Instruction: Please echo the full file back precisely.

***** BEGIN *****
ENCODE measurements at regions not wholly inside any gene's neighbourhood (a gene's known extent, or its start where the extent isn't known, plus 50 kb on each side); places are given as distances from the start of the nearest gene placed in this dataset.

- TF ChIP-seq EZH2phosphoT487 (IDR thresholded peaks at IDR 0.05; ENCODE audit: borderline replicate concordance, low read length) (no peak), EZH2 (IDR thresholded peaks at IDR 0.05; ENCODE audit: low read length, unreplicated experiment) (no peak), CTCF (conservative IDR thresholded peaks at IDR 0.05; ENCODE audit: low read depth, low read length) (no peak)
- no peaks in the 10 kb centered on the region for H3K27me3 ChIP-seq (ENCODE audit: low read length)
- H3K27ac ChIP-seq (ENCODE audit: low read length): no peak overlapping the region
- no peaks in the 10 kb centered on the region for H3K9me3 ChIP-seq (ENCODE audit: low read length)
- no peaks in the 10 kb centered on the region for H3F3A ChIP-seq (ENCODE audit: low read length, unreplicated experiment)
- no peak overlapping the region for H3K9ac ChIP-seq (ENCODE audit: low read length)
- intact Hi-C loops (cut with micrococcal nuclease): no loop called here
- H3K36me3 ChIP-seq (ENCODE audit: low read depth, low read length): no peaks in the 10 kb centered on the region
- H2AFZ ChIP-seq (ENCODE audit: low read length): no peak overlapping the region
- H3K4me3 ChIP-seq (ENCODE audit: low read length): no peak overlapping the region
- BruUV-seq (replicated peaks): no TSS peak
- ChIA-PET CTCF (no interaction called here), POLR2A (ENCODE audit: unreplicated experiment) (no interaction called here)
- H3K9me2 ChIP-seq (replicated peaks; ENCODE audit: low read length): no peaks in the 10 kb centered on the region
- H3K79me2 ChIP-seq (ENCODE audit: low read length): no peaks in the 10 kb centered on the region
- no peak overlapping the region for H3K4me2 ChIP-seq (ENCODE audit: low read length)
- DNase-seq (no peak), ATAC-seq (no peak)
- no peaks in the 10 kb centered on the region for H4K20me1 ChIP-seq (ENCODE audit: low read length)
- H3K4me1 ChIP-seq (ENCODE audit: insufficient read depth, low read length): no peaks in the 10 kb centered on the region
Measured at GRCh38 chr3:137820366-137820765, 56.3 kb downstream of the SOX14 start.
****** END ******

ENCODE measurements at regions not wholly inside any gene's neighbourhood (a gene's known extent, or its start where the extent isn't known, plus 50 kb on each side); places are given as distances from the start of the nearest gene placed in this dataset.

- TF ChIP-seq EZH2phosphoT487 (IDR thresholded peaks at IDR 0.05; ENCODE audit: borderline replicate concordance, low read length) (no peak), EZH2 (IDR thresholded peaks at IDR 0.05; ENCODE audit: low read length, unreplicated experiment) (no peak), CTCF (conservative IDR thresholded peaks at IDR 0.05; ENCODE audit: low read depth, low read length) (no peak)
- no peaks in the 10 kb centered on the region for H3K27me3 ChIP-seq (ENCODE audit: low read length)
- H3K27ac ChIP-seq (ENCODE audit: low read length): no peak overlapping the region
- no peaks in the 10 kb centered on the region for H3K9me3 ChIP-seq (ENCODE audit: low read length)
- no peaks in the 10 kb centered on the region for H3F3A ChIP-seq (ENCODE audit: low read length, unreplicated experiment)
- no peak overlapping the region for H3K9ac ChIP-seq (ENCODE audit: low read length)
- intact Hi-C loops (cut with micrococcal nuclease): no loop called here
- H3K36me3 ChIP-seq (ENCODE audit: low read depth, low read length): no peaks in the 10 kb centered on the region
- H2AFZ ChIP-seq (ENCODE audit: low read length): no peak overlapping the region
- H3K4me3 ChIP-seq (ENCODE audit: low read length): no peak overlapping the region
- BruUV-seq (replicated peaks): no TSS peak
- ChIA-PET CTCF (no interaction called here), POLR2A (ENCODE audit: unreplicated experiment) (no interaction called here)
- H3K9me2 ChIP-seq (replicated peaks; ENCODE audit: low read length): no peaks in the 10 kb centered on the region
- H3K79me2 ChIP-seq (ENCODE audit: low read length): no peaks in the 10 kb centered on the region
- no peak overlapping the region for H3K4me2 ChIP-seq (ENCODE audit: low read length)
- DNase-seq (no peak), ATAC-seq (no peak)
- no peaks in the 10 kb centered on the region for H4K20me1 ChIP-seq (ENCODE audit: low read length)
- H3K4me1 ChIP-seq (ENCODE audit: insufficient read depth, low read length): no peaks in the 10 kb centered on the region
Measured at GRCh38 chr3:137820366-137820765, 56.3 kb downstream of the SOX14 start.